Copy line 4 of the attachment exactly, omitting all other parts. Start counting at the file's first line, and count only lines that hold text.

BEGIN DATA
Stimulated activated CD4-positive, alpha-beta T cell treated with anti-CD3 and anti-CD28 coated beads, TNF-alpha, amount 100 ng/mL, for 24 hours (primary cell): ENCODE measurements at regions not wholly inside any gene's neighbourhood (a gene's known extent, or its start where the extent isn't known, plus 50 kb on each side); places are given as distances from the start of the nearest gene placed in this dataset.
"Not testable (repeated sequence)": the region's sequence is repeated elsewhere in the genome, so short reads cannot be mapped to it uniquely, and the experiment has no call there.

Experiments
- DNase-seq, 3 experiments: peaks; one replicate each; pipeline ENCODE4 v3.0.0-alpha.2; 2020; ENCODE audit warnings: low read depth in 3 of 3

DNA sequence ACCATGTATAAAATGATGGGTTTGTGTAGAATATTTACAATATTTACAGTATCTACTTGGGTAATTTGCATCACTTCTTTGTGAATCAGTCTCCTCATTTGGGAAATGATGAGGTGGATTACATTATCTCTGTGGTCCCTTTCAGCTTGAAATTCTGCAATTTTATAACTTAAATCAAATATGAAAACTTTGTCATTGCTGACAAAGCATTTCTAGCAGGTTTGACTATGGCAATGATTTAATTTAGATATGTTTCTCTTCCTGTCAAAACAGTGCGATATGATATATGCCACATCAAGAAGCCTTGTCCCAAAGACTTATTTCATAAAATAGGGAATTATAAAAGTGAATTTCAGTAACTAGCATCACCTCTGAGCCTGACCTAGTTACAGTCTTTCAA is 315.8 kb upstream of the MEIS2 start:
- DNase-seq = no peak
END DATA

- DNase-seq, 3 experiments: peaks; one replicate each; pipeline ENCODE4 v3.0.0-alpha.2; 2020; ENCODE audit warnings: low read depth in 3 of 3